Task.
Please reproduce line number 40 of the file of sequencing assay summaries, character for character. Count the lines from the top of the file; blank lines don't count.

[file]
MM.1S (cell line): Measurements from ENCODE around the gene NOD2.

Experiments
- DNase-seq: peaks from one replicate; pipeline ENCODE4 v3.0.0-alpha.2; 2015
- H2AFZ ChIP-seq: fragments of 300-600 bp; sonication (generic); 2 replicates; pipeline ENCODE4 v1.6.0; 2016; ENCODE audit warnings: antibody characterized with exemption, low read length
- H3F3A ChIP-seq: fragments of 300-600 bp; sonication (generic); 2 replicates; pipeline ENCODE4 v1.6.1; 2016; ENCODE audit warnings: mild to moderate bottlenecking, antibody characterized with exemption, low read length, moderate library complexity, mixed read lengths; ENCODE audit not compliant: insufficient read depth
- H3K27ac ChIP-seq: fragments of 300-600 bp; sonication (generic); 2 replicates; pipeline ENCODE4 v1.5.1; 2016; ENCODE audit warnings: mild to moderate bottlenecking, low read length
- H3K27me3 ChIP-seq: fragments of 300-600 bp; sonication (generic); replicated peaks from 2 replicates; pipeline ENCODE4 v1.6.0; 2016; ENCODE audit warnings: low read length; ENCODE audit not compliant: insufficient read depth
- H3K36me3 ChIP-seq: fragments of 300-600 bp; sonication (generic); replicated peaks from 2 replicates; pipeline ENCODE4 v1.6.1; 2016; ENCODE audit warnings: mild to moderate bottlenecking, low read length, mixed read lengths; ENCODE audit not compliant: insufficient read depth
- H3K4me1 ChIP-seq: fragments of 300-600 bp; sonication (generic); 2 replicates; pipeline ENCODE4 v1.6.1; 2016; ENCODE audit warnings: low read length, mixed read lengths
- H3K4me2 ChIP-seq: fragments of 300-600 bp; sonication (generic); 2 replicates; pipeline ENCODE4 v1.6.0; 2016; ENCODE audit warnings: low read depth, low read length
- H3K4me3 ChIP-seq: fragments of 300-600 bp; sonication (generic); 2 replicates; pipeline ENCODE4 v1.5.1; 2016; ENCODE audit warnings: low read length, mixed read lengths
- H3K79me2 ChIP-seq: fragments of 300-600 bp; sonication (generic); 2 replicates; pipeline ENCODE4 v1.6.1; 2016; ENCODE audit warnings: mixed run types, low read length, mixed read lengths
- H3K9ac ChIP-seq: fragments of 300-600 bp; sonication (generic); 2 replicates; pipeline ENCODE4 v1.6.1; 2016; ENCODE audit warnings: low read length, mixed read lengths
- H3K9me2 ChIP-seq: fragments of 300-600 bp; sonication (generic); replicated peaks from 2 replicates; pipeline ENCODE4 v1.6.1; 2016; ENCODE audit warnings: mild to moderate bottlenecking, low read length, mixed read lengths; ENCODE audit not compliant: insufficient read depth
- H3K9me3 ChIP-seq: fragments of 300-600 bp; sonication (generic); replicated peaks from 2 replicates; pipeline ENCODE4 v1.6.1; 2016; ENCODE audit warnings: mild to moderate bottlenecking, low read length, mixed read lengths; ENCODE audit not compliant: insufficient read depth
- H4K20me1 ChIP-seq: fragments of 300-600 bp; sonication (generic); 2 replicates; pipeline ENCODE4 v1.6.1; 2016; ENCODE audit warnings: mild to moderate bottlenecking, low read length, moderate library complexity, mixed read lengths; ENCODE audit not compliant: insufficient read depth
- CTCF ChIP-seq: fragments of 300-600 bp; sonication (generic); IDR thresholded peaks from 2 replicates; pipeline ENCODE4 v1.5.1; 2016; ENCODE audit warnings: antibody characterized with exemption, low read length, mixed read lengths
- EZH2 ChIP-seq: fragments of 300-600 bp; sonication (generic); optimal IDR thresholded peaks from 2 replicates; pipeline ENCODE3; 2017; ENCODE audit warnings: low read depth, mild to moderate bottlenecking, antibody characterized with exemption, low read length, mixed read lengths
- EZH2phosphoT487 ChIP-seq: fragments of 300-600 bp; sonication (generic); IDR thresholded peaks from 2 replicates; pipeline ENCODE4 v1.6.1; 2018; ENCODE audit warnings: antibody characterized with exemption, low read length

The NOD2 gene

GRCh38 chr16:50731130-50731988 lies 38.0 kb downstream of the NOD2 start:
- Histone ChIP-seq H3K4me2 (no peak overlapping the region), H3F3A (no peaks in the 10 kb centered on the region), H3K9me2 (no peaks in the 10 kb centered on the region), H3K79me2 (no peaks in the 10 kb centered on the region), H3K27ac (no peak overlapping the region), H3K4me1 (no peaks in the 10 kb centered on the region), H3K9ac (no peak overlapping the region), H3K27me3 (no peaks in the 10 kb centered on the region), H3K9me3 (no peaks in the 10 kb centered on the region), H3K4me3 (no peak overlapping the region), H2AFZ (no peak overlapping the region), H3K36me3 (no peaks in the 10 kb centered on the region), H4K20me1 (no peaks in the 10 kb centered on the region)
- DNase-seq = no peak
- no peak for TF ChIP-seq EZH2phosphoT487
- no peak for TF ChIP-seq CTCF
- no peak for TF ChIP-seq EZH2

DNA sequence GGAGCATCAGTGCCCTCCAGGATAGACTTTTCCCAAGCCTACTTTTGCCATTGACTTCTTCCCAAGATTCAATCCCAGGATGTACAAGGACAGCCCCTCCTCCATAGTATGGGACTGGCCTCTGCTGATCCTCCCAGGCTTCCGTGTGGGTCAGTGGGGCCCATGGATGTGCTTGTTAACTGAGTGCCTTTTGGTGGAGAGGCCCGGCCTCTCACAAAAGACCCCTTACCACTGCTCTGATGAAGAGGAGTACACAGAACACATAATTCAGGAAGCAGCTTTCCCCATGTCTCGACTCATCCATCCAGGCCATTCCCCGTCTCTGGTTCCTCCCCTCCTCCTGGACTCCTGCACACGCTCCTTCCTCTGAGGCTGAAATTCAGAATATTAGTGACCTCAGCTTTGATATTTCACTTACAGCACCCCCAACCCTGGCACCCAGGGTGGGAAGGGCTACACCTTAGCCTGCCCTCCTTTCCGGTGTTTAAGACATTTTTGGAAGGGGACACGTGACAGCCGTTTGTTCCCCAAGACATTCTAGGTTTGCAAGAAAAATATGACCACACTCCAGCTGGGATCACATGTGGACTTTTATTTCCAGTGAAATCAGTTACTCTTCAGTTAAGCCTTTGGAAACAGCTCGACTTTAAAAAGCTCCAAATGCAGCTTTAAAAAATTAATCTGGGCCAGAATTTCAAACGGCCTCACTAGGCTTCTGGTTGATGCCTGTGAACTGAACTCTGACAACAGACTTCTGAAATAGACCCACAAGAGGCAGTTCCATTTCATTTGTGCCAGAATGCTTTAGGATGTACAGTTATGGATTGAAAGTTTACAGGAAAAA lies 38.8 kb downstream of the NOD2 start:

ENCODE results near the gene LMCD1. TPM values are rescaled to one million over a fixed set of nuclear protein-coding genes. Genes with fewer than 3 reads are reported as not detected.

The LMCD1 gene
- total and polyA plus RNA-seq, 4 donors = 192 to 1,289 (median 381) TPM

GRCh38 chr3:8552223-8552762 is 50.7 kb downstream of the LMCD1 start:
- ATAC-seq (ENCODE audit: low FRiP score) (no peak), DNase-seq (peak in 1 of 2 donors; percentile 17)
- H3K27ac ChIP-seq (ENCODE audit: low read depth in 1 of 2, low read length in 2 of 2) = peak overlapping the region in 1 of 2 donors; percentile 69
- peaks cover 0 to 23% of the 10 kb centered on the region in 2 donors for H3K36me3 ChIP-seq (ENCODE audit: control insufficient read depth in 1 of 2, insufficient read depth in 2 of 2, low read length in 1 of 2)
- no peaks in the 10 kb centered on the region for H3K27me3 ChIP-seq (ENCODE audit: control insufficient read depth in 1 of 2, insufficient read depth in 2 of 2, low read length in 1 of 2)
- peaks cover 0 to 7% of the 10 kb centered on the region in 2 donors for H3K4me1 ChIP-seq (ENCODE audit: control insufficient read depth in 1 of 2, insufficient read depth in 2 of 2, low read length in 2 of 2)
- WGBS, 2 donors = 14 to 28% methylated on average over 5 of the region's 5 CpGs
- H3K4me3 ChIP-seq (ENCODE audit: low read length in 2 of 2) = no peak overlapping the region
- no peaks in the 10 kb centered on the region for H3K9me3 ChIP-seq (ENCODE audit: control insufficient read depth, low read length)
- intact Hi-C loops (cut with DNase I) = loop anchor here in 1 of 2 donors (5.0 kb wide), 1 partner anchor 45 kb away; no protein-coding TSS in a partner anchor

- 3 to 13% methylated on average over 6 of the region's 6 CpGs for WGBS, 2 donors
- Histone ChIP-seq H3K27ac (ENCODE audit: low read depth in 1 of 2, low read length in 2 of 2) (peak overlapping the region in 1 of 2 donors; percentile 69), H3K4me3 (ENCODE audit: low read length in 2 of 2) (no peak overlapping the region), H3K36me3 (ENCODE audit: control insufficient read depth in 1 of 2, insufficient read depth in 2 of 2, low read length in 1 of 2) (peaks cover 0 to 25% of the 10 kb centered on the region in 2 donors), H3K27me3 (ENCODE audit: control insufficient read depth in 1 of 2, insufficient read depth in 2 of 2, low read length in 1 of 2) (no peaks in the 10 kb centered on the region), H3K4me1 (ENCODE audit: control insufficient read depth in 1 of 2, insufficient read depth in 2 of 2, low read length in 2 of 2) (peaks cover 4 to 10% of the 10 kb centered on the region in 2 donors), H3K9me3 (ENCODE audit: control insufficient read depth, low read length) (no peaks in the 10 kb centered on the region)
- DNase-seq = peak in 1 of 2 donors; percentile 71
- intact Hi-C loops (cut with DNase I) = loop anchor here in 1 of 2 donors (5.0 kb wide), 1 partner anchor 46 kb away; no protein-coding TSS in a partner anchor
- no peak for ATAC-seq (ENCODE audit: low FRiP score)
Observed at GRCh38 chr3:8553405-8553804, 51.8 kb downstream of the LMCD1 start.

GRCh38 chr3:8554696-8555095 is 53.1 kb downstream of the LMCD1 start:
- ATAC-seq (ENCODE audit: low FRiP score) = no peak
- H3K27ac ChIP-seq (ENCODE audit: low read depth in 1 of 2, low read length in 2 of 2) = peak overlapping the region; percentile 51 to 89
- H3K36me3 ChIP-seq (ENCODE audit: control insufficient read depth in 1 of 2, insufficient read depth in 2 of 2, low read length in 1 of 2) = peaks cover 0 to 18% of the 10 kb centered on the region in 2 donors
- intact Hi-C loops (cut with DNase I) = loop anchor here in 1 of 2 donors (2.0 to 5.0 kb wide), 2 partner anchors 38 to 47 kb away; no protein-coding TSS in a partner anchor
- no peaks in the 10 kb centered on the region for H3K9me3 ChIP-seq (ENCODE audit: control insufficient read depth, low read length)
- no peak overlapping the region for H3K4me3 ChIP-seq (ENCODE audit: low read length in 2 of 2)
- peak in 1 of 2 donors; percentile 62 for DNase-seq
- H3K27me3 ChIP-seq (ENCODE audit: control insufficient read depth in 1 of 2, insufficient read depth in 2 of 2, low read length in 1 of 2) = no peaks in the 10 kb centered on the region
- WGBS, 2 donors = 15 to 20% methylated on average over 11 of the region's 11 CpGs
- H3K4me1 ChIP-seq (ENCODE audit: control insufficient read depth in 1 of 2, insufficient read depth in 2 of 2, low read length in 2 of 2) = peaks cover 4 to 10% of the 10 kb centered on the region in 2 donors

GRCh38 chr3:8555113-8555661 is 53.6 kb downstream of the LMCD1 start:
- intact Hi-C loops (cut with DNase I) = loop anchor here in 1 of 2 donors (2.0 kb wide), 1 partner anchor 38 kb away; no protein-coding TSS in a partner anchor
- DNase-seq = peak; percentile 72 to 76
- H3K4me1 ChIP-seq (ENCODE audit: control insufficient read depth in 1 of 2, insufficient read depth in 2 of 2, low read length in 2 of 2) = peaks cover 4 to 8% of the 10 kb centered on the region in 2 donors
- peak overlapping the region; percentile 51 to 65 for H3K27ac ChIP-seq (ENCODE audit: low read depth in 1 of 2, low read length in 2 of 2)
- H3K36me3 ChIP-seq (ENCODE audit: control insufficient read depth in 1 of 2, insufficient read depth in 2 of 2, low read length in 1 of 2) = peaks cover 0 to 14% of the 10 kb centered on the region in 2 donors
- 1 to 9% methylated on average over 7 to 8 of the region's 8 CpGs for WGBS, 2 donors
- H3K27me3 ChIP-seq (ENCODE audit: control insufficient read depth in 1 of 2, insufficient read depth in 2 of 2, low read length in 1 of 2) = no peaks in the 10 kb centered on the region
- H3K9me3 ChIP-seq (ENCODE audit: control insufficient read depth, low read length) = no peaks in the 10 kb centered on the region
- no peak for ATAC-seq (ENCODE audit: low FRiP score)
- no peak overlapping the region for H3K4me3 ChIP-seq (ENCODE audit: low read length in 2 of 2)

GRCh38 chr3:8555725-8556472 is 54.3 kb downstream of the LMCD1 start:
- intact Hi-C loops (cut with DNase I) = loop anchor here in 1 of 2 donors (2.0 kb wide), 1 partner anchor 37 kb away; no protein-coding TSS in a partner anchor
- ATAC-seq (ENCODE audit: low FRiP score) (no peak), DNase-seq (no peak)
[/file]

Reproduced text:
- intact Hi-C loops (cut with DNase I) = loop anchor here in 1 of 2 donors (5.0 kb wide), 1 partner anchor 45 kb away; no protein-coding TSS in a partner anchor